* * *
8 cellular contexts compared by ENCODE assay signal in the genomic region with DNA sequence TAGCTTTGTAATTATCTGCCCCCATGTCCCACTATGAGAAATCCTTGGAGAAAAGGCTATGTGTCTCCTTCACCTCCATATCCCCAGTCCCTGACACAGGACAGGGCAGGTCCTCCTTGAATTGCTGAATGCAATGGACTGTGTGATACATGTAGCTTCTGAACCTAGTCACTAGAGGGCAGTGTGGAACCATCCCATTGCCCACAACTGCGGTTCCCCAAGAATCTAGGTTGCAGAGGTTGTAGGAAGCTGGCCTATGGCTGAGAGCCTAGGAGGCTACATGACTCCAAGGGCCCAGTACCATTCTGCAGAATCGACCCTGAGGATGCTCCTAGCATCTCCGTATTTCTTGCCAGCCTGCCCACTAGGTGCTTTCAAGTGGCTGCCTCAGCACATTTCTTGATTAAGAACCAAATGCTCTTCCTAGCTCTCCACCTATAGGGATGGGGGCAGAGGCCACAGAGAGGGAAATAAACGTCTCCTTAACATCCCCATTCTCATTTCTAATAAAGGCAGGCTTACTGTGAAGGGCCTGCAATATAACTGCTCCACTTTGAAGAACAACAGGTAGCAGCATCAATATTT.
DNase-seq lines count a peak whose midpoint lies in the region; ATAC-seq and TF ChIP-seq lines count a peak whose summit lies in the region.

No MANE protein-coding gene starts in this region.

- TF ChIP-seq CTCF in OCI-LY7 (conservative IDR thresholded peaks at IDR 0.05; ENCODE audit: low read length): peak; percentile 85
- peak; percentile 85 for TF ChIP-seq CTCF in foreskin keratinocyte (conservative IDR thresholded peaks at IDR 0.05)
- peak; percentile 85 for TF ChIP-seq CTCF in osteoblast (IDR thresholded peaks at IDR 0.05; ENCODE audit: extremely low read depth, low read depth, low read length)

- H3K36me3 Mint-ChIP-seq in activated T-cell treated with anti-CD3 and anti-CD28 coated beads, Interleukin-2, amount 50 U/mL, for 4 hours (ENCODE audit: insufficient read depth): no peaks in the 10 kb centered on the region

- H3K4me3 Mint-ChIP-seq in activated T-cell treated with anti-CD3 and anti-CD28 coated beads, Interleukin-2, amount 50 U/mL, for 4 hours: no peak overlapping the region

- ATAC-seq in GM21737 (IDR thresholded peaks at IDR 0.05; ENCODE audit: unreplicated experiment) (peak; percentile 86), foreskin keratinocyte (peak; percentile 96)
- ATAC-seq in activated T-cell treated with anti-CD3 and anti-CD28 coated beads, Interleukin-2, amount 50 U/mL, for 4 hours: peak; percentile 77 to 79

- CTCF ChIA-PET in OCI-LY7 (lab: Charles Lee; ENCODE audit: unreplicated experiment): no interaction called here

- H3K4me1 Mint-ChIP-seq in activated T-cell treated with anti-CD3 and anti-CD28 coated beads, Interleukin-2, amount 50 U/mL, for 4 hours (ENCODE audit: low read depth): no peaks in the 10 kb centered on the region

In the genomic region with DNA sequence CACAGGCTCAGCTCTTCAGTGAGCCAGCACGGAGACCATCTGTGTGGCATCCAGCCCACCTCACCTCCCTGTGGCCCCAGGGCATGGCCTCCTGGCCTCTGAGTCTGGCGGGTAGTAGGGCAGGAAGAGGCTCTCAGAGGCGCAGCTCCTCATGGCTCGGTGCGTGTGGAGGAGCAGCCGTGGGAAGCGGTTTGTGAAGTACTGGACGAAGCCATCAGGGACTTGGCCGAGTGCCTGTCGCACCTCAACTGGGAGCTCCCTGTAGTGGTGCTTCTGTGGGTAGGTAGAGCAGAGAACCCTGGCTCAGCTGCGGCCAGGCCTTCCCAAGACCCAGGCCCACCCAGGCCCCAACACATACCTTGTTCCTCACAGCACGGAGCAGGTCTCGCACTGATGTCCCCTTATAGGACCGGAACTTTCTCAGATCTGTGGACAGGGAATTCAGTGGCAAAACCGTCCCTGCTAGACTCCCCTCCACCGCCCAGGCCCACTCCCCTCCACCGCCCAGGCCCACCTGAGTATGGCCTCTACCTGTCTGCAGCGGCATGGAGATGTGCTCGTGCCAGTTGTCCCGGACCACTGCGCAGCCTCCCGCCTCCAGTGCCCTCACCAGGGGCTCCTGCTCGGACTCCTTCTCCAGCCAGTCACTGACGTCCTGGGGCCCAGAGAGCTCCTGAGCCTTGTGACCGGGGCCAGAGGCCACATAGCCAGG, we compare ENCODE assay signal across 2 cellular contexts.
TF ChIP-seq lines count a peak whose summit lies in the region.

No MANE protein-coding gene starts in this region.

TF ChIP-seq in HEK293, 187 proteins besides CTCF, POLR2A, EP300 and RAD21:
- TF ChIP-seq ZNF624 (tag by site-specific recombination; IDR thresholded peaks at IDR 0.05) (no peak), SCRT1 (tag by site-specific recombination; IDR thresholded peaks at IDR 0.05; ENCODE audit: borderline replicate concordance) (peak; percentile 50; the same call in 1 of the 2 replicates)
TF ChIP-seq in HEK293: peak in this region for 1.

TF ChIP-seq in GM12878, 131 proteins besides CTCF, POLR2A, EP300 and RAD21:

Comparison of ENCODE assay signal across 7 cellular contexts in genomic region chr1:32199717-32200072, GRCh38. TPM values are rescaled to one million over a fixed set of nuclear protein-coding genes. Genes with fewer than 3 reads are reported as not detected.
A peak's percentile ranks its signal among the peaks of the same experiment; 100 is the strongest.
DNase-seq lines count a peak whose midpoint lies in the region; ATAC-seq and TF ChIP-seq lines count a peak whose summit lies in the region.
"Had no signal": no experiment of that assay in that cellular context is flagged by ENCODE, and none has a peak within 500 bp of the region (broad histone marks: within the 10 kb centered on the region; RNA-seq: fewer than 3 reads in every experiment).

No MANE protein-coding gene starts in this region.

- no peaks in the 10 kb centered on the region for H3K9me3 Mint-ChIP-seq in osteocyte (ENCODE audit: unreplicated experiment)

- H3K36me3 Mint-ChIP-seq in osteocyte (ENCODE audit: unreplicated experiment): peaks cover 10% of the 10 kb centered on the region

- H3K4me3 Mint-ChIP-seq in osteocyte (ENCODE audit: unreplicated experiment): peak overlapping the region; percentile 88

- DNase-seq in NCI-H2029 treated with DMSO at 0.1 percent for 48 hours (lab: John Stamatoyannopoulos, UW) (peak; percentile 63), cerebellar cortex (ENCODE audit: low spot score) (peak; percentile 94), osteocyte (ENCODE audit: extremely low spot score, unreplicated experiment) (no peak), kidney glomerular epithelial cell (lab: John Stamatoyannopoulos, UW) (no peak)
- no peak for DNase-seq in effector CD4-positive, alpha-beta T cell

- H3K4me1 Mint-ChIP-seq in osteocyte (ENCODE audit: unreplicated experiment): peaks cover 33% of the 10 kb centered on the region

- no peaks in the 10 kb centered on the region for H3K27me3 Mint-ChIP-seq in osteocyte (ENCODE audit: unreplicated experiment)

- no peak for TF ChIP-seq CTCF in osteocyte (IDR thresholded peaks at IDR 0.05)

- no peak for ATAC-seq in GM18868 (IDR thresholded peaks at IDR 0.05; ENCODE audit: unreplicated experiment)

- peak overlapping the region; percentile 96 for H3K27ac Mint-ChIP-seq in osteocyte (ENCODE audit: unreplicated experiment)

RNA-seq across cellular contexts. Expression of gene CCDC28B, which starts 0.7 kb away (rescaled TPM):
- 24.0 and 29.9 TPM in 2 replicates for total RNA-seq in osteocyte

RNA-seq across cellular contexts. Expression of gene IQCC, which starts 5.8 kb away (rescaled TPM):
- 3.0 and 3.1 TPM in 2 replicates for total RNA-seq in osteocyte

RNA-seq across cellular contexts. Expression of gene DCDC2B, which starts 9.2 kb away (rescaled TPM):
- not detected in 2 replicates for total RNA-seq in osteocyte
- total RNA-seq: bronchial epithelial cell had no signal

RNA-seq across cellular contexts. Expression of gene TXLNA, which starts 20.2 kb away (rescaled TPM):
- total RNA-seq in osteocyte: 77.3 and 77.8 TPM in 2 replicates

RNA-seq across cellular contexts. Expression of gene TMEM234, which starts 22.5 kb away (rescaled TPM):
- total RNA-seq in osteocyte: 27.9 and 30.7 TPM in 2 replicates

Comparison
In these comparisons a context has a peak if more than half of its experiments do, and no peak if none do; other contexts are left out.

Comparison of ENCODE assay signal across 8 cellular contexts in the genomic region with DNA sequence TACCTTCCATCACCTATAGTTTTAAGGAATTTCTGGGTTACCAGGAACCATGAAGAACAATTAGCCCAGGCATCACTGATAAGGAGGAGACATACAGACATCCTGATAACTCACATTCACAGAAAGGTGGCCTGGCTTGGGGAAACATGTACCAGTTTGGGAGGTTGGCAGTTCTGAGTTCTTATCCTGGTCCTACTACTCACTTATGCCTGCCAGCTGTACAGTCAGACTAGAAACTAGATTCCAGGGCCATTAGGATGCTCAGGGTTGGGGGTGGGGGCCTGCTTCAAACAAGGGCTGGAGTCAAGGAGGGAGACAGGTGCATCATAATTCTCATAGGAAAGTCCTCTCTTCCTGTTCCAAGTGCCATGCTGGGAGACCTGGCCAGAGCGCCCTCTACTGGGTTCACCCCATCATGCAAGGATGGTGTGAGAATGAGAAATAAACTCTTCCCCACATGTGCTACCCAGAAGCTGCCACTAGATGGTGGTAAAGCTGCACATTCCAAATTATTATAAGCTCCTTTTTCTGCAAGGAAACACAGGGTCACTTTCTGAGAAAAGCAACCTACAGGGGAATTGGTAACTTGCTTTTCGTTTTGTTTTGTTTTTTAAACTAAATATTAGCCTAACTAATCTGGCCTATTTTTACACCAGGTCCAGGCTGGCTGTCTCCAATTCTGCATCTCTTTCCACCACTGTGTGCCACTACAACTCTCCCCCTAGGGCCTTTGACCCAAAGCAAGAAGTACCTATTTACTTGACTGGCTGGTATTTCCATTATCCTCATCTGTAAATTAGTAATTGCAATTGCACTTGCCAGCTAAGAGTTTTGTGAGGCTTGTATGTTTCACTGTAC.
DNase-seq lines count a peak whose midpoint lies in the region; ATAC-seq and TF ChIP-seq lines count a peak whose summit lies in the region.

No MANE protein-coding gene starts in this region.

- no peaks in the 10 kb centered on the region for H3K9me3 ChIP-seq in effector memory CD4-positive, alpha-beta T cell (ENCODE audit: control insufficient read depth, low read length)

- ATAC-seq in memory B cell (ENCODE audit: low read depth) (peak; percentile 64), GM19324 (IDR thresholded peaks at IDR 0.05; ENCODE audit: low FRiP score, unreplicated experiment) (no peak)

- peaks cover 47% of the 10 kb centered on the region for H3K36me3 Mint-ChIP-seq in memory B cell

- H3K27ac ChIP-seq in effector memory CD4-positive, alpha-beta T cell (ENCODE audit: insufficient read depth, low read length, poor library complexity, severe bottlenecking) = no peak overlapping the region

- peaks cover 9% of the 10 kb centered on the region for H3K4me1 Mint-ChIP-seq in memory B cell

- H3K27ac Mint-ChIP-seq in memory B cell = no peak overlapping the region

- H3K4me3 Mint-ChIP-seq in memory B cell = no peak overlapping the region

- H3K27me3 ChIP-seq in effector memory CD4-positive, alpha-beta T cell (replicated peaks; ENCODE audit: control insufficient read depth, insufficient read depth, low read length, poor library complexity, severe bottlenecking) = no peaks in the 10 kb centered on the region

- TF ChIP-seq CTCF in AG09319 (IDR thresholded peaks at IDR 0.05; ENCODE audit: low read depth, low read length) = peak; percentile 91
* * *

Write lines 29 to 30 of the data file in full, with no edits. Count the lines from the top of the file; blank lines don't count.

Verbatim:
- no peak for DNase-seq in effector CD4-positive, alpha-beta T cell

- H3K4me1 Mint-ChIP-seq in osteocyte (ENCODE audit: unreplicated experiment): peaks cover 33% of the 10 kb centered on the region